The Candy Crush bonbons are, from an angle, distorted, but their colors just as sharp and crisp on the screen now that they are submerged in water. On the flipside, the Sony Xperia Z’s back cover gleamed in its pristine whiteness.
My heart stopped as I saw a bubble emerge from its second microphone, the tiny dot next to the camera lens. I nearly panicked!
Then I remembered.
This is not an unfortunate incident where a smartphone accidentally falls in a body of water, or, in this case, a large jarful of it. The handset had been deliberately dunked (though not without some trepidation), to test what I had witnessed weeks ago, at an exclusive media launch.
It was an intimate group, and the act—the finale to a well-orchestrated dinner—filled the presidential suite of Peninsula Manila with loud oohs, followed by applause. We were awed.
The Sony Xperia Z (the “Z” pronounced as zed), the Japanese electronics giant’s smartphone headliner this year, has a lot going for it when you get past the fact that, yes, it’s completely and impressively waterproof and dustproof. You can drop it in the loo, wash it in the sink as many times, and even use it under the rain this monsoon season without worries that it will go kaput on you.
Bearing that in mind alone, your P32,000—the Xperia Z’s price tag—is underwritten.
Five-inch displays now are standard for high-end smartphones, and Sony is in on this trend. It goes even further, as the display is like that of a Bravia TV: Full HD reality display on a 5-inch screen. The colors are so vivid on the Xperia Z that the Candy Crush candies on my year-old iPhone 4S look pallid side by side.
Years ago, it was with reluctance that I traded in my last Sony Ericsson phone to the company-issued BlackBerry (and, later, my BlackBerry to an iPhone, but that’s for another story). SE was the only mobile phone brand I knew that bore one feature so useful to journos: It could record voice calls/phone interviews. It was a native function of the SE, and I knew colleagues who relied on the feature just as much as I did.
In fact, it was the first thing I asked Patrick Larraga, the then outgoing Sony Phils. head for mobile business (he has since moved to the Singapore headquarters) at the Xperia Z’s launch. The feature, I was dismayed to hear, was gone. “You can probably get it as app in the Play Store,” he told me. (True.)
I haven’t held a Sony handset for sometime, even as I had gone through several models of the brand back when it was still called Sony Ericsson. Even at the time, the SE’s integrated camera (at only 3.2 megapixels in the K series) was already a joy to use; it took photos that oftentimes were far sharper and clearer than my point-and-shoot.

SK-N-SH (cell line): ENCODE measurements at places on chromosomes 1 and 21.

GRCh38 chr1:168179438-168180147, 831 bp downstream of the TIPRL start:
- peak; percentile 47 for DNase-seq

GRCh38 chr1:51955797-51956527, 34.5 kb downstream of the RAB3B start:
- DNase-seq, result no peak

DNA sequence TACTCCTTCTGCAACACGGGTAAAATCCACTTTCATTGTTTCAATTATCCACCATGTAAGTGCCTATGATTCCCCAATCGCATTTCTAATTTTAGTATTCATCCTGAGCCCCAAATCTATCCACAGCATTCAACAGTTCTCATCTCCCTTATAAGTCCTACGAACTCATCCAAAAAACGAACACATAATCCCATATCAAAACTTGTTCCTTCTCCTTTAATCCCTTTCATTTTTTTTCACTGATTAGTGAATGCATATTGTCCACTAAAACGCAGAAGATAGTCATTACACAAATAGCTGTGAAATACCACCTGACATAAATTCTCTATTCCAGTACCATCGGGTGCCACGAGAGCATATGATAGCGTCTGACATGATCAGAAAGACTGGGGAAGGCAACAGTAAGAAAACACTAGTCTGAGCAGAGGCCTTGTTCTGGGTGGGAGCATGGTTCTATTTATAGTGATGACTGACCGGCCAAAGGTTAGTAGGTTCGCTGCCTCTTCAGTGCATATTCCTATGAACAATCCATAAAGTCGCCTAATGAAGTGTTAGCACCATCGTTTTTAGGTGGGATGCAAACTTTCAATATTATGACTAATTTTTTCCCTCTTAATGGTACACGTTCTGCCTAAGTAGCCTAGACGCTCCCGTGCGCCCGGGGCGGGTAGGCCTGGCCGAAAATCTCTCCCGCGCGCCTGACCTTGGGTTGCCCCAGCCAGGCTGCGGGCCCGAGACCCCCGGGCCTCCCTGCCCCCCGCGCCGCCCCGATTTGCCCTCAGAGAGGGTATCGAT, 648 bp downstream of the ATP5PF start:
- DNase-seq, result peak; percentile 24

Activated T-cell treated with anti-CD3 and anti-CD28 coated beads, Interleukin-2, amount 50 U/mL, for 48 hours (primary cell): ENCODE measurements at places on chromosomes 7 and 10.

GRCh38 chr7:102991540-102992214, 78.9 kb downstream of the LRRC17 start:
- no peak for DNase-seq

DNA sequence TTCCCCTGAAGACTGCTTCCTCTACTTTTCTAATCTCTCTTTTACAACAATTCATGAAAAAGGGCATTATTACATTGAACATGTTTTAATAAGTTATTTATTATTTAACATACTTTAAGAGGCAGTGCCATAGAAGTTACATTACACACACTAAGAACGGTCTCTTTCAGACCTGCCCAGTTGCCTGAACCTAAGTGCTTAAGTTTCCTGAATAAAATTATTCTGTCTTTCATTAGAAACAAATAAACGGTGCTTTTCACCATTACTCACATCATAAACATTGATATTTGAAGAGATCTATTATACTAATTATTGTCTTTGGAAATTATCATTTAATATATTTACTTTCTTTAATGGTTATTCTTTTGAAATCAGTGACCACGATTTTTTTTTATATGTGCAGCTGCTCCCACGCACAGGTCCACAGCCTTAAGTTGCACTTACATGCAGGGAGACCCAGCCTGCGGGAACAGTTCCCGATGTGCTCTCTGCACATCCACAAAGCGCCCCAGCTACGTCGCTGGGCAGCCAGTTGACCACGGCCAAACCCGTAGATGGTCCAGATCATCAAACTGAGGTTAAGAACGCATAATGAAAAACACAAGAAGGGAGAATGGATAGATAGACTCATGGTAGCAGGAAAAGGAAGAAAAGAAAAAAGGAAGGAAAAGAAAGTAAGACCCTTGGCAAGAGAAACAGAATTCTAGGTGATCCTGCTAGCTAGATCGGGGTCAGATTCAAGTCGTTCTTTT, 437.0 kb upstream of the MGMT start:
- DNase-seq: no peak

Leaps and bounds
In the Xperia Z, Sony has gone leaps and bounds with its camera: 13MP with the Exmor RS technology that allows for highly detailed shots and videos even in low-light conditions.
Best part for this user, I can take fantastic still shots while recording a video! This feature was well tested at the recent Aerosmith concert here: We were seated in the last row of SM Arena’s nosebleed section, and yet I came home with better-than-decent videos and photos that I could almost see Steven Tyler’s tonsils.
Because it’s waterproof, you can also take photos in the rain or by the pool.
The Xperia Z is gorgeous for its sleek, slim lines and reflective surfaces. Its width, however, is a bit of a handful—literally—for someone with small hands and is used to the size of the iPhone.
It’s tough, tempered glass throughout. There are no obtrusive knobs, only the aluminum power and volume buttons on one side. Unlike plastic, the material used by some of its major competitors, the Z feels solid and expensive in the hands. Even better, it comes in three color options: black, white, and purple.
NFC (near field communication)-enabled, the Xperia Z easily connects to other devices. With its screen-mirroring function, you can easily view photos from your smartphone on a Bravia TV with a single tap on the TV’s remote. Same single-tap allows media sharing between phones, or phone to NFC-enabled laptop.
The Xperia Z has a Stamina Mode feature that detects when certain apps or functions are not in use; it turns them off automatically to save power.
It’s never easy for non-techies to take to new platforms or switch gadgets every so often. And at the speed of tech advances and turnout of new gizmos, the exercise gets even trickier and more confusing.
Once in a while, however, you’re presented with a choice that speaks to you not only on the aesthetic level, but has real features that respond to your needs, not just some flashy, gimmicky new functions that you won’t really use. The Sony Xperia Z is one such choice.